Endangered Species Recovery Program
None federal or state. California Native Plant Society List 1B.
Oil neststraw, an annual, flowers in April and reproduces strictly by self-pollination. The extant occurrences and several of the historical localities are in petroleum-producing areas, giving rise to both the common and scientific names. This species grows on flats and on slopes in saltbush (Atriplex spp.) or mesquite (Prosopis glandulosa var. torreyana) scrub, often in sparsely-vegetated areas that have a well-developed cryptogamic crust. Plant species associated with oil neststraw include everlasting neststraw (Stylocline gnaphaloides), California filago (Filago californica), Hoover's woolly-star (Eriastrum hooveri) [CL], many-flowered eriastrum (E. pluriforum), red brome (Bromus madritensis ssp. rubens), common saltbush (Atriplex polycarpa), and white burrobush (Hymenoclea salsola). Oil neststraw has been found at elevations of 60 to 320 m on both sandy and clay soils.
Oil neststraw is believed to have originated as a hybrid of two common species, everlasting neststraw and California filago. However, oil neststraw satisfies the definition of a species because it is capable of reproducing itself without further crossing of the parental species. Oil neststraw is inconspicuous because it grows low to the ground and does not have showy flowers. It has trailing, woolly stems and small, woolly leaves. Each round flower head contains many individual florets, which consist of reproductive parts and papery scales covered with woolly hairs. The fruits are tiny, brown achenes.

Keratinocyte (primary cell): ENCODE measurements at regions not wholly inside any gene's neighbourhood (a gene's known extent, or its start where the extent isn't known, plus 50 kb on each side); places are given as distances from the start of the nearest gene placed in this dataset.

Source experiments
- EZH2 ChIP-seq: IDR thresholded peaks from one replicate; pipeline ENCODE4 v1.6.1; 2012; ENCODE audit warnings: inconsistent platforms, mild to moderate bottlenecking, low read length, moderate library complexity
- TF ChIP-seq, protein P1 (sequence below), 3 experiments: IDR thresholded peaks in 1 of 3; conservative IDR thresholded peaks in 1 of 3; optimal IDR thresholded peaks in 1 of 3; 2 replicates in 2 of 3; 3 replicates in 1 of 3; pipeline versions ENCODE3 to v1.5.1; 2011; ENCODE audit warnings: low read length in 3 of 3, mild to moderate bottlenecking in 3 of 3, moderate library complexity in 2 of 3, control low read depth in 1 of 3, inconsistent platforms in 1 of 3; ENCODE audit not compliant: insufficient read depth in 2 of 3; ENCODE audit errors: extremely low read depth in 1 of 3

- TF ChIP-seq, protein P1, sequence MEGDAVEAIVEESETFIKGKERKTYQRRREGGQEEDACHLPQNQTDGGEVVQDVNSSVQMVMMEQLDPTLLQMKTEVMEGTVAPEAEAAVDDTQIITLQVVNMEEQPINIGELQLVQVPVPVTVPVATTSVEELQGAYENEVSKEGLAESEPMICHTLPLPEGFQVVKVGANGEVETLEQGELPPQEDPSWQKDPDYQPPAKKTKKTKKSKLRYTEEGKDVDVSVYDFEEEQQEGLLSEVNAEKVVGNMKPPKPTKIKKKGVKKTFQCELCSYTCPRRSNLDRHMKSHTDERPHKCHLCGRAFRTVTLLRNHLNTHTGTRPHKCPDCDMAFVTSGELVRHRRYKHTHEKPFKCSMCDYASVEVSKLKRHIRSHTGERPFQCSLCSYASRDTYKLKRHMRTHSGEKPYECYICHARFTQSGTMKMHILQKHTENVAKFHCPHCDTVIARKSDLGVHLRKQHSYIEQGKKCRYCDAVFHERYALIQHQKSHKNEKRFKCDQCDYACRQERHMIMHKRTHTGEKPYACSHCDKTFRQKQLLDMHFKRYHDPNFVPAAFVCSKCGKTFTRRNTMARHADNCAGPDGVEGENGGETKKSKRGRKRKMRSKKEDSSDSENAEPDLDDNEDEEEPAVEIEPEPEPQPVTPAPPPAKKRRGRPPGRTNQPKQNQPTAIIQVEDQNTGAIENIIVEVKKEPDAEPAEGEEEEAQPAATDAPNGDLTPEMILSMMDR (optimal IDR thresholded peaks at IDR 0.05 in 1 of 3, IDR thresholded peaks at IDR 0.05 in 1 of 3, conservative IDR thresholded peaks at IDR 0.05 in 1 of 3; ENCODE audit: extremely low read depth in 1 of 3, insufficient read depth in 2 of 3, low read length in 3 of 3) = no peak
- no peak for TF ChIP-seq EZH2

Five populations of oil neststraw were known historically, based on collections made from 1883 to 1935. Four of the occurrences were in Kern County, in the vicinities of Bakersfield, McKittrick, and Taft. The fifth collection was made in San Diego County. The location descriptions are too vague to determine whether oil neststraw remains at historical sites. Urban development has almost certainly eliminated the historical populations of oil neststraw in the vicinities of San Diego and Bakersfield. Known occurrences are confined to the Elk Hills Naval Petroleum Reserve and the adjacent Coles Levee Ecosystem Preserve in Kern County, where they were discovered in recent years.
Subclass ASTERIDAE, Order ASTERALES, Family ASTERACEAE, Genus Stylocline, Species citroleum
Morefield, J.D. 1992. Three new species of Stylocline (Asteraceae: Inuleae) from California and the Mojave Desert. MadroZo 39:114-130; Morefield, J.D. 1993. Stylocline. Pp. 348-349 in The Jepson manual: higher plants of California (J.C. Hickman, ed.). University of California Press, Berkeley, 1400 pp.; Skinner, M.W., and B.M. Pavlik, eds. 1994. Inventory of rare and endangered vascular plants of California. Fifth edition. Spec. Publ. No. 1, California Native Plant Society, Sacramento, 338 pp.; Rarefind, California Natural Diversity Data Base, Sacramento.
< 13 cm Flower head:
< 5 mm in diameter
1.2-2.1 mm long Fruit:
0.8-1 mm long
Oil neststraw is difficult to distinguish from closely related species because the identifying characters are microscopic. Key characters include scale size and shape, number of bristles on the achene, and degree of woolliness.